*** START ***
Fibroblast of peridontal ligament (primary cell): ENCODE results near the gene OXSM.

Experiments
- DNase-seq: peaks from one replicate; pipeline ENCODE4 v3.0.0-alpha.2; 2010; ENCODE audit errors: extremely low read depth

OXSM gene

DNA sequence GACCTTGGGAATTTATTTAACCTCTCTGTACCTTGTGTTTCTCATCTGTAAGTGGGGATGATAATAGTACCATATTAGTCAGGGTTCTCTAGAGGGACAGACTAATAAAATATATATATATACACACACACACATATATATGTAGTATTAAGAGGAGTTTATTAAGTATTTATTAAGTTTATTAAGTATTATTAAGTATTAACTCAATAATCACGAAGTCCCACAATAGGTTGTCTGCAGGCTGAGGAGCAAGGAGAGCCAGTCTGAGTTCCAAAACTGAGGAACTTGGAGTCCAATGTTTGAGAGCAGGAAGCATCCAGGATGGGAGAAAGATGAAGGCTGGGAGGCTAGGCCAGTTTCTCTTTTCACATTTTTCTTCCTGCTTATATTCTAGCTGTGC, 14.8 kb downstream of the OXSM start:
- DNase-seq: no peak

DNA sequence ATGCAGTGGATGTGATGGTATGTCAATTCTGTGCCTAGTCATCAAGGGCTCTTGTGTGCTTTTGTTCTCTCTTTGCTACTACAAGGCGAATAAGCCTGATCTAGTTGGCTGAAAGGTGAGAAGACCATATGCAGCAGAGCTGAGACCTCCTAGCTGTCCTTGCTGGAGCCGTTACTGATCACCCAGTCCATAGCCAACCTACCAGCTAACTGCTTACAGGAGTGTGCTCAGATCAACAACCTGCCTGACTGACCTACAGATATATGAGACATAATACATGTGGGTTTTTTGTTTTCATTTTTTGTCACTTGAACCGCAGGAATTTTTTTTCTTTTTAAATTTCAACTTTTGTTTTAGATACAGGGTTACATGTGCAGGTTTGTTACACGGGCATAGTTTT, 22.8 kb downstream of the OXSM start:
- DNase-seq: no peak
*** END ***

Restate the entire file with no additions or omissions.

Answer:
Fibroblast of peridontal ligament (primary cell): ENCODE results near the gene OXSM.

Experiments
- DNase-seq: peaks from one replicate; pipeline ENCODE4 v3.0.0-alpha.2; 2010; ENCODE audit errors: extremely low read depth

OXSM gene

DNA sequence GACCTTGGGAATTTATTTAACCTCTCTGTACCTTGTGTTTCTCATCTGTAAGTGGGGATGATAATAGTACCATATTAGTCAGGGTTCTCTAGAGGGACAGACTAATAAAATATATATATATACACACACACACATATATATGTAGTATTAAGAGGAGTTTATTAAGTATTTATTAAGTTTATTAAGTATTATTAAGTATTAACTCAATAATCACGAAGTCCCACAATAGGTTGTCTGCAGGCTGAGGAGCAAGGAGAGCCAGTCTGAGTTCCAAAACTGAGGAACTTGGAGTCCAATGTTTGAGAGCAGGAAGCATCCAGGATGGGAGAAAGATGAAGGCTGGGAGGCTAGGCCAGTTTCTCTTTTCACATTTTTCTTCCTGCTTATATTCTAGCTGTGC, 14.8 kb downstream of the OXSM start:
- DNase-seq: no peak

DNA sequence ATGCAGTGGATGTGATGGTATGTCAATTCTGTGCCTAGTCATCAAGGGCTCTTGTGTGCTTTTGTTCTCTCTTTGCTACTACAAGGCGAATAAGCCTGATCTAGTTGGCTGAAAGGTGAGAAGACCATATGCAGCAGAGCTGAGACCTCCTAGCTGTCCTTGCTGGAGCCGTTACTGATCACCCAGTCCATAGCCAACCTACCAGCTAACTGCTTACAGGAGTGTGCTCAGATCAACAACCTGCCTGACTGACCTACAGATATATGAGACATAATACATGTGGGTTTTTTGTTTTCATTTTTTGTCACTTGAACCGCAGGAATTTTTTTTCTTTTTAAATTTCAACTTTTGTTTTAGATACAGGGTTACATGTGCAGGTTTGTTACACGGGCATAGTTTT, 22.8 kb downstream of the OXSM start:
- DNase-seq: no peak